US Cities Are Falling Out of Love With the Parking Lot
This story originally appeared in The Guardian and is part of the Climate Desk collaboration.
They are gray and rectangular, and if you laid all 2 billion of them together they would cover an area roughly the size Connecticut, about 5,500 square miles. Parking lots have a monotonous ubiquity in US life, but a growing band of cities and states are now refusing to force more on people, arguing that they harm communities and inflame the climate crisis.
For many years, local governments have required the construction of parking lots as part of any development. These measures, along with expansive highways that cut through largely minority neighborhoods and endless suburban sprawl, have cemented cars as the default transportation option for most Americans.
Starting in January, though, California will become the first US state to enact a ban on parking minimums, halting their use in areas with public transport in a move that Governor Gavin Newsom called a “win-win” for reducing planet-heating emissions from cars, as well as helping alleviate the lack of affordable housing in a state that has lagged in building new dwellings.
Several cities across the country are now rushing doing the same, with Anchorage, Alaska; Cambridge, Massachusetts; and Nashville, Tennessee, all recently loosening or scrapping requirements for developers to build new parking lots. “These parking minimums have helped kill cities,” said Gernot Wagner, a climate economist at Columbia Business School who accused political leaders of making downtowns “look like bombs hit them” by filling them with parking lots.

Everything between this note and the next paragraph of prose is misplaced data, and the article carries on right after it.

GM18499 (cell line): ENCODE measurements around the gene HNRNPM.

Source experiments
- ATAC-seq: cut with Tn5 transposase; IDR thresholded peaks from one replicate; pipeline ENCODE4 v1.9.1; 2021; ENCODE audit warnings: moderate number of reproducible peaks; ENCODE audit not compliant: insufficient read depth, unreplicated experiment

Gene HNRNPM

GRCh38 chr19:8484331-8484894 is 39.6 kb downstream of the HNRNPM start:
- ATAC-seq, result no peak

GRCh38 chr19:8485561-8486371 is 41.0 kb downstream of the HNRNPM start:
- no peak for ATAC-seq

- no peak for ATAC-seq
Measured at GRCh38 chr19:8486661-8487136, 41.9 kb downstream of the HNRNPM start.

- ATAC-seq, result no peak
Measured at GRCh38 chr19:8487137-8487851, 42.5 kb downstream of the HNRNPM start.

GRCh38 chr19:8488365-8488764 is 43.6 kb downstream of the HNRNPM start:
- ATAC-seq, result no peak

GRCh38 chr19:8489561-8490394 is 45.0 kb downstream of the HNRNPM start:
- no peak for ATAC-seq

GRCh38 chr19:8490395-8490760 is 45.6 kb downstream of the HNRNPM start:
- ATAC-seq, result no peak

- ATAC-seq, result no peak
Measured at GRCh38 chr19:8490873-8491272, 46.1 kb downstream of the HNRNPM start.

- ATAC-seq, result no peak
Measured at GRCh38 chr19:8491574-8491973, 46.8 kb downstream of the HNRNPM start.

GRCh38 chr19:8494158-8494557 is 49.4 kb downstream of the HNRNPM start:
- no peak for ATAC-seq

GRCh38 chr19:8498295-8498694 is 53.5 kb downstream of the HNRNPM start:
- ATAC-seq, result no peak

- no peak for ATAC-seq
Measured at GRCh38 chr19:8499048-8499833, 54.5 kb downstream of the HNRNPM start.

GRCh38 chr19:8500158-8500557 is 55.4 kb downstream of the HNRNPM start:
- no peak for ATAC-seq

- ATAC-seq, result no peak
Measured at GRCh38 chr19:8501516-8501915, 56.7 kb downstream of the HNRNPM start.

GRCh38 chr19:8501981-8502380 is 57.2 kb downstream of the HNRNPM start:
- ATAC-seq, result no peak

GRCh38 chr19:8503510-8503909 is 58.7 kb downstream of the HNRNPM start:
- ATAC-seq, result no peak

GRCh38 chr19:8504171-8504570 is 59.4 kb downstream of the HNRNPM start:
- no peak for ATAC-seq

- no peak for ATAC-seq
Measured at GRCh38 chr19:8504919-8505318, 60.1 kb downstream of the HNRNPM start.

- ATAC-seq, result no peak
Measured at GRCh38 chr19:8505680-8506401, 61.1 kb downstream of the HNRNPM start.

“Getting rid of parking minimums is an amazing step. It’s a piece in the puzzle of climate policy,” said Wagner, who pointed out that transportation is the largest source of planet-heating emissions in the US. “There’s a major rethink going on now, which is good for cities and for families.”
Climate campaigners and public transportation advocates have seized upon the previously esoteric issue of parking minimums, posting aerial pictures on social media demonstrating the vast swathes of prime urban land given over to parking lots and pushing city councils to foster denser communities with more opportunities to walk, cycle, or catch buses and trains rather than simply drive.
Cities such as Buffalo, New York; and Fayetteville, Arkansas, scaled back parking minimums a few years ago and have reported a surge in activity to transform previously derelict buildings into shops, apartments, and restaurants. Developers previously saw such work as unviable due to the requirement to build plots for car parking, in many cases several times larger than the building itself.
Nashville is among a new wave of cities hoping to do the same. “It’s about the climate, it’s about walkability, it’s reducing traffic and the need for everyone to have a car,” said Angie Henderson, a member of the Nashville Metropolitan Council, who proposed the parking change for the city’s core area.
Henderson said she was struck by how a dental practice in her district was forced to construct a parking lot for 45 cars, requiring the clearing of trees from a nearby hillside, despite only having space for a handful of patients.